So what precautions can you take in the coming days. First, if you don’t have to go out, don’t. I know this sounds annoying to hear after a few months in quarantine now. But I don’t mean, don’t leave your house. If you have kids, let them play in the yard, go running, have a barbecue. But in all of these things try not to interact with anyone outside your household. So kids go play, but don’t go hang out with all your friends at the park. Go running, but outside and away from large traffic areas, not the gym or crowded park. Have a barbecue and holler at Dave across the street, but Dave can stay right the heck on his lawn with his too green grass. We know you spray paint it you weirdo. If you are doing just these things, you probably don’t need to wear a mask or gloves or go germ panic. But, every time you come in direct contact with or come close to people or objects outside your household, you need to assume they are contaminated. Having this assumption will get you to follow the necessary steps I am about to outline. Going, “Nah this is probably fine” is the same attitude that gave us Chernobyl. So just do it right the first time. If, in the event that rule one MUST be broken, please at least follow the other rules I am about to outline. Number 1. If you must go somewhere, doctor, work, store, Books & Brews, wear a mask. This can help limit the amount you end up touching your face and thus cross contaminating with anything you come into contact with if worn properly. Assume at this point that your car is compromised. Anything that has touched your clothes, has touched the seats of your cars. All those groceries that might be contaminated, have been in your trunk. Face it, your car is a Petri dish. That McDonald’s fry is just the largest example. And while Covid doesn’t seem to last as long on fabrics as hard surfaces, you shouldn’t rely on an assumption that your car is sterile. If you are driving anywhere, even to an ATM, consider wearing a mask. I realize it seems silly to wear one when you are the only one in the car, but it will save you having to put it on when you get to your location (where you could end up with contaminates under your mask) as well as keep you safe in the mean time. Wearing a mask in public helps save not just you but also others who might be more vulnerable than you. So keep it on at all times if possible. Also make sure everyone going with you has a mask. So if you are taking kids to the store, make sure they have a mask that fits them. I gave you patterns for them too. Number 2. Sterilize all the things. If you walk into your home carrying all these lovely contaminated particles and go plop down on the couch, guess what just got contaminated. When you get home, make sure you wipe down all hard surfaces, keys, phone, wallet, credit cards, glasses, etc. with some sort of disinfectant. This includes the outside packaging of your groceries. Obviously don’t wipe down your strawberries with bleach. I know that Clorox wipes are hard to find right now, but you need to get these items cleaned the best you can. Take time to actually get the items cleaned before placing them in a bowl or on the rack. Then take all of your clothes and immediately throw them in the wash. Covid doesn’t just ignore your jeans to go for your face. Make sure if you are lifting the lid on the washer to wipe it down too. If possible, remove your mask last. That way taking off your shirt doesn’t hit your face with all the particles that were on it. If it is a cloth mask, throw it in the wash too. You need to clean all of this stuff. Putting a little bit of ammonia in with your clothes will help with sterilization, but make sure you don’t wash your mask with ammonia. This can cause its own problems. Number 3. You still need to get clean. Go hop in the shower and scrub yourself down. Your skin gets rid of most bacteria and viruses when the dead skin of your epidermis is shed. Using soap and water helps to facilitate this and get you clean. Don’t just stand in there for 5 min with the water running and expect to be clean. And it should go without saying, but I will put it here. Try to have basically no contact with anyone or anything on your way to the shower. Remember you are dirty. Don’t get other things dirty. These steps should be followed every time you leave the house. Not just once a day. There that’s it, that is all I am going to tell you to do.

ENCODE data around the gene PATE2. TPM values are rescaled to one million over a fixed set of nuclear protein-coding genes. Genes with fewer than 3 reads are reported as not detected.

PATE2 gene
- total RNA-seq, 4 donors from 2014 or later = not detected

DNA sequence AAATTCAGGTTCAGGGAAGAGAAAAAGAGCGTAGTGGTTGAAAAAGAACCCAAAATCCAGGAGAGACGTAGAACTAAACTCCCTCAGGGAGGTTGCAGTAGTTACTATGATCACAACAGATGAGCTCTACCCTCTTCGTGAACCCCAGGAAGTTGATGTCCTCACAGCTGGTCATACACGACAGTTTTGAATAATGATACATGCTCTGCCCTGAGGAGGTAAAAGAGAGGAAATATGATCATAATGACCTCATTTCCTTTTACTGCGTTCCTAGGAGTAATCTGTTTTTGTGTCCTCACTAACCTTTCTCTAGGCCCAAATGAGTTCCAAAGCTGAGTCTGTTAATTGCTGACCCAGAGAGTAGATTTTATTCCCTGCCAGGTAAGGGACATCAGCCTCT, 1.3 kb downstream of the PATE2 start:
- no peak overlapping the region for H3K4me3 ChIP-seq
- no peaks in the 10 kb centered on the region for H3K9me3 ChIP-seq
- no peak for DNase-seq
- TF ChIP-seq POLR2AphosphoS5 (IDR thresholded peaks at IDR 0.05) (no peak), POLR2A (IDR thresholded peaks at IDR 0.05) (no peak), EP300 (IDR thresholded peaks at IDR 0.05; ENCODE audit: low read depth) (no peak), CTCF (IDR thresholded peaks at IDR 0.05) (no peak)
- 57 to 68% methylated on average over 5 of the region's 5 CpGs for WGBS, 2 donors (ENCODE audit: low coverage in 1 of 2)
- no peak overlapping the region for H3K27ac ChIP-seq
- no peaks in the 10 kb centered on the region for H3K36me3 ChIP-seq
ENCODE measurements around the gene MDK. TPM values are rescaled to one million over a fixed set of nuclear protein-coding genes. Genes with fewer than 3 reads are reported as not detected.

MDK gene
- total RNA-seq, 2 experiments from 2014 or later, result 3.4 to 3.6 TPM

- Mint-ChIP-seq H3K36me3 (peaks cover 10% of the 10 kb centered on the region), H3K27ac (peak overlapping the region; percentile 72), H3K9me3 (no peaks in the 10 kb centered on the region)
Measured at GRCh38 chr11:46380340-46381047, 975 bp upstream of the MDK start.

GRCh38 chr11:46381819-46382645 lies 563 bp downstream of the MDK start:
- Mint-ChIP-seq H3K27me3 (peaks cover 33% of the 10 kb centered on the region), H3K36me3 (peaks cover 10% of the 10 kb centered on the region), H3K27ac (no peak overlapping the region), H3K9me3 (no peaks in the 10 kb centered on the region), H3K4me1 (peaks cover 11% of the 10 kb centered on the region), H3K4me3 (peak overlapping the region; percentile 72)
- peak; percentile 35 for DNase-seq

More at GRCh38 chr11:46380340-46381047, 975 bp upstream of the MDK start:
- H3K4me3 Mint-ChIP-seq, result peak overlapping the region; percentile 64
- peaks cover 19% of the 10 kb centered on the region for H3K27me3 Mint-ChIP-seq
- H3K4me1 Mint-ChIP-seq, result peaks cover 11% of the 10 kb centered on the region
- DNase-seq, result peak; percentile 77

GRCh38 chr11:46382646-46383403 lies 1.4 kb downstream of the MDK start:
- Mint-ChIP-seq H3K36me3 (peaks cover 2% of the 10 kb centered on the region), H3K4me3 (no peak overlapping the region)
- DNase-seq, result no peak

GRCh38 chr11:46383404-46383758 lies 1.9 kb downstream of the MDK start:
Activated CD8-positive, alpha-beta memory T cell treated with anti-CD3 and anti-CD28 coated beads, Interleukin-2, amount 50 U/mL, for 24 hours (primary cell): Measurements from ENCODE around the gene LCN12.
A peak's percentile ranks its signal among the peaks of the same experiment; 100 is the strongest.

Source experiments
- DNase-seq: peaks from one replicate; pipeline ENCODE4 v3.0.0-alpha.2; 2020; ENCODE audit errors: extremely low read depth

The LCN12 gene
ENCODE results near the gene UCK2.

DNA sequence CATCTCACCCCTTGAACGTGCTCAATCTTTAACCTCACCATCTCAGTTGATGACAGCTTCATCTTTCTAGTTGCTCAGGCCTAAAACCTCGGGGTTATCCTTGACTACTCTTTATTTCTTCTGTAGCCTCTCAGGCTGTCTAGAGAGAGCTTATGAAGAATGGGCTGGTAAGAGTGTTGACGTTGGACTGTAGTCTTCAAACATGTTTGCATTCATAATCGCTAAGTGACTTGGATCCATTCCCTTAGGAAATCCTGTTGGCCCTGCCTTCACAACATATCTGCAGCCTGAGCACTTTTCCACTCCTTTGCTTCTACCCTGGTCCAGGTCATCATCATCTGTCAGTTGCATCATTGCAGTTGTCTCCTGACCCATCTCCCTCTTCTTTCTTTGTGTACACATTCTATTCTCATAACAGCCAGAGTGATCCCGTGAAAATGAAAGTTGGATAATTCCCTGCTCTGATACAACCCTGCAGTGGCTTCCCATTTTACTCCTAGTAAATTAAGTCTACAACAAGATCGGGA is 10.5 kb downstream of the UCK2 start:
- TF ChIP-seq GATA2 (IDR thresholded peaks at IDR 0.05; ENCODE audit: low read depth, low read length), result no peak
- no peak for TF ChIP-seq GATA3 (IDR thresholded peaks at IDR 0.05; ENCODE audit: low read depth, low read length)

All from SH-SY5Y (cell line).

I do have a big ask though. Please share this as much as you can and try to get as many of your friends to do this stuff. At the risk of getting fired from blogging, I am not doing this to get views for me or B&B. I honestly don’t care. There will be other posts for that. I want to try to help and save as many people as WE can. If you are a doctor (the medical kind not the emeritis Shakespearean nerd kind), nurse, virologist, have a medical degree and you see anything I messed up or if you have further instructions, please throw it in the comments below. I want the information going out to be good. This info is coming from my own research via the CDC and other reliable sources, and my past experience teaching college and high school biology. I am not an expert. But if you are an ACTUAL EXPERT please feel free to ask me to correct anything. I will continue to update this as many times as necessary to get the right message out. Stay safe out there everyone. I love you and value you, even if I haven’t met you. And we are only going to overcome this together.

Note: If this ends up going political in the comments, I will shut the comments section off for this post.